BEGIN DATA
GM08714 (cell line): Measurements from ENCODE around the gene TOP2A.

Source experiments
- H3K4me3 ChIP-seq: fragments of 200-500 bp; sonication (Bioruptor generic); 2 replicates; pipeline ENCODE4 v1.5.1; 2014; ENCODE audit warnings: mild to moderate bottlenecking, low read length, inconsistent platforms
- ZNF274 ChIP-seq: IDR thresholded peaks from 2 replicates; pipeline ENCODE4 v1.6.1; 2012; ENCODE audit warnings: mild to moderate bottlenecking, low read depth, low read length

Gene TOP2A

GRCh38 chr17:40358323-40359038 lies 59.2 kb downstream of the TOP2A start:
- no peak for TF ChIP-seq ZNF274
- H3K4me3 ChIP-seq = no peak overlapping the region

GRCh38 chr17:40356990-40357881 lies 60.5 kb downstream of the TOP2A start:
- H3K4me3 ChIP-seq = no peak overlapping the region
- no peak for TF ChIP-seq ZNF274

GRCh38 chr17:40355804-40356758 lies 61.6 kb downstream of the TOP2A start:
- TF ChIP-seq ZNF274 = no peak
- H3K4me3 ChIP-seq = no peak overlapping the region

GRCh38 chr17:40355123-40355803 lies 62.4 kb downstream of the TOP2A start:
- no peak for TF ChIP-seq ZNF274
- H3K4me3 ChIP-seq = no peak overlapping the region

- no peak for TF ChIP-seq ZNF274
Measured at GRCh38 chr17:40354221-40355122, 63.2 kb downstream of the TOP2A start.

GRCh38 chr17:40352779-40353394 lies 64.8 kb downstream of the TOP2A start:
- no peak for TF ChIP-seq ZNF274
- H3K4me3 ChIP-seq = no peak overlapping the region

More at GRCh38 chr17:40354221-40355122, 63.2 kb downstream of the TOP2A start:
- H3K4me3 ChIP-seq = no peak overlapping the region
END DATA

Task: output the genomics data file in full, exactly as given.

GM08714 (cell line): Measurements from ENCODE around the gene TOP2A.

Source experiments
- H3K4me3 ChIP-seq: fragments of 200-500 bp; sonication (Bioruptor generic); 2 replicates; pipeline ENCODE4 v1.5.1; 2014; ENCODE audit warnings: mild to moderate bottlenecking, low read length, inconsistent platforms
- ZNF274 ChIP-seq: IDR thresholded peaks from 2 replicates; pipeline ENCODE4 v1.6.1; 2012; ENCODE audit warnings: mild to moderate bottlenecking, low read depth, low read length

Gene TOP2A

GRCh38 chr17:40358323-40359038 lies 59.2 kb downstream of the TOP2A start:
- no peak for TF ChIP-seq ZNF274
- H3K4me3 ChIP-seq = no peak overlapping the region

GRCh38 chr17:40356990-40357881 lies 60.5 kb downstream of the TOP2A start:
- H3K4me3 ChIP-seq = no peak overlapping the region
- no peak for TF ChIP-seq ZNF274

GRCh38 chr17:40355804-40356758 lies 61.6 kb downstream of the TOP2A start:
- TF ChIP-seq ZNF274 = no peak
- H3K4me3 ChIP-seq = no peak overlapping the region

GRCh38 chr17:40355123-40355803 lies 62.4 kb downstream of the TOP2A start:
- no peak for TF ChIP-seq ZNF274
- H3K4me3 ChIP-seq = no peak overlapping the region

- no peak for TF ChIP-seq ZNF274
Measured at GRCh38 chr17:40354221-40355122, 63.2 kb downstream of the TOP2A start.

GRCh38 chr17:40352779-40353394 lies 64.8 kb downstream of the TOP2A start:
- no peak for TF ChIP-seq ZNF274
- H3K4me3 ChIP-seq = no peak overlapping the region

More at GRCh38 chr17:40354221-40355122, 63.2 kb downstream of the TOP2A start:
- H3K4me3 ChIP-seq = no peak overlapping the region